Monday Reading – Strategic Defaults and Tax Credit Extenstions

On Strategic Default, Legislating a Double-Standard?

This is spiteful, short-sighted and targets individuals who are making business decisions that are strategic, á la Tishman and Morgan Stanley et al.

Why not just make the tax credit permanent?

Renewing the first-time home buyer’s credit will help Americans purchase a first home with their own money, instead of having to rely on government-funded or backed programs. The other sections of this legislation were inspired by conversations my staff and I had with constituents who had to purchase new homes because Hurricane Ike destroyed their prior homes. The first-time homebuyer’s tax credit could be of tremendous value to these people, yet the law denies them the credit because they are replacing destroyed homes. My bill not only reinstates that first-time homebuyer’s credit, it also corrects that oversight.

Brian sums it up:

Dr. Paul was illustrating the fact that the money isn’t the government’s; it’s the individual taxpayer’s. It’s not a re-election trick. It’s Paul’s way of trying to work within the system to slowly erode the income tax.

As soon as the proposed amendment to the H.R. 4213 – the American Jobs and Closing Tax Loopholes Act of 2010 is posted on either GovTrack or OpenCongress, I’ll note it here. Call it meddling or pitching in; it’s semantics – you’re trying to change the rules, and frankly, that’s why the National Association of Realtors – a trade organization – is there.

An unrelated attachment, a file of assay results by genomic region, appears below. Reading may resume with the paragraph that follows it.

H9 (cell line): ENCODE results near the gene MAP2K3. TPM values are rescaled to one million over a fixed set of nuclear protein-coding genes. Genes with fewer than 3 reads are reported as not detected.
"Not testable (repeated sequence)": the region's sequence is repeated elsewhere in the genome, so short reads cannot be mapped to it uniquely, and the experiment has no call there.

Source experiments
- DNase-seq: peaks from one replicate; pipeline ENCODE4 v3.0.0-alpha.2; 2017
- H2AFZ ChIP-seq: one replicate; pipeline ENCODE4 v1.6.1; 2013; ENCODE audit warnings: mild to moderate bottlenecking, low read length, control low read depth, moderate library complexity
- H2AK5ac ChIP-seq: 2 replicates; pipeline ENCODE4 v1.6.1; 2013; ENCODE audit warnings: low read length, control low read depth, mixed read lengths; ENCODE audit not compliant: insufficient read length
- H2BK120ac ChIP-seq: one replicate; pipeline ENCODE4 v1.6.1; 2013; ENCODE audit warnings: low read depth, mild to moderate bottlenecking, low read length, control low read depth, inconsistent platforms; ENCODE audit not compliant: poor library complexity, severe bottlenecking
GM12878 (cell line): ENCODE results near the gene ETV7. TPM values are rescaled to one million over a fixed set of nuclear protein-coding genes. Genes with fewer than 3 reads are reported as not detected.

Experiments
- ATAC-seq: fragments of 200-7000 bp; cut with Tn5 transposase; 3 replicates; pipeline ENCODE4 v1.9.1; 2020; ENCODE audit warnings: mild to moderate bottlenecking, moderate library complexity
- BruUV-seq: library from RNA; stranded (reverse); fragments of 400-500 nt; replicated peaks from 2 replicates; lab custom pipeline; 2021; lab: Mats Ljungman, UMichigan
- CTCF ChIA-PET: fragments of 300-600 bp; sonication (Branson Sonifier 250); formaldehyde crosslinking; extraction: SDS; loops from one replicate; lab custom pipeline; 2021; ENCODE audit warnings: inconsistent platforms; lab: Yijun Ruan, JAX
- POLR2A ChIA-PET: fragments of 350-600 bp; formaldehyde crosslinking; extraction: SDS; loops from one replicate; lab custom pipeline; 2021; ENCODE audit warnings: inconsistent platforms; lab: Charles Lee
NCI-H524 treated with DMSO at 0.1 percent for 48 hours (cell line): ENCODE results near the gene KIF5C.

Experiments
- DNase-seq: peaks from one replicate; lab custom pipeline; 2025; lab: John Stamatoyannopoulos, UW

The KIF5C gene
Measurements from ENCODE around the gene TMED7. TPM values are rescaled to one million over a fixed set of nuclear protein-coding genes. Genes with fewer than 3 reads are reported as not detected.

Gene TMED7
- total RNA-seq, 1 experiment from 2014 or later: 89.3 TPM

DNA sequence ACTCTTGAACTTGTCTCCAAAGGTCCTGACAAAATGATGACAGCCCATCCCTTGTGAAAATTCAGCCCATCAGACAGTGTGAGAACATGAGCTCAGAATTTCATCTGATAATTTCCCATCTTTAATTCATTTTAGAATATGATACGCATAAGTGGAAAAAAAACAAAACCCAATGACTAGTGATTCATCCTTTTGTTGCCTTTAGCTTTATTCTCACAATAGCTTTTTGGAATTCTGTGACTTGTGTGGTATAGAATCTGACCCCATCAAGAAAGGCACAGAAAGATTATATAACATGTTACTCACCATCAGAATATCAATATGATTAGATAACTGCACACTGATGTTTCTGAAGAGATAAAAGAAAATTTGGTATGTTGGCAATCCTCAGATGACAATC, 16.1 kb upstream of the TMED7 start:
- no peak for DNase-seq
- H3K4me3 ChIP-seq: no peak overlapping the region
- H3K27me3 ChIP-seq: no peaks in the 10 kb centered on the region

What if … Congress tried to KISS?

From the Washington Post:

At the outset, HR 4213, the American Jobs and Closing Tax Loopholes Act of 2010, sounds promising. Unemployment rates are hovering around 10 percent nationally, and President Obama has said that jobs are his first priority.

Unfortunately, like so many things in Washington, what you see is not what you get.

HR 4213’s scope is much larger than simply extending federal unemployment benefits. Its intent to “close tax loopholes affecting wealthy individuals and corporations” yields more damage than good, essentially dissuading commercial real estate developers from investing in new projects.

I know this – the biggest job growth created by altering the tax code is for the tax industries. Do tax accountants even need to have a lobby, or do they just let the idiots in Congress do their jobs for them?

Or – Just extend tax credit to the end of 2010, as H.R. 5188 attempts to do (it’s still in committee)

Get the politicians out of the money manipulation business. Please.

What about the home mortgage deduction?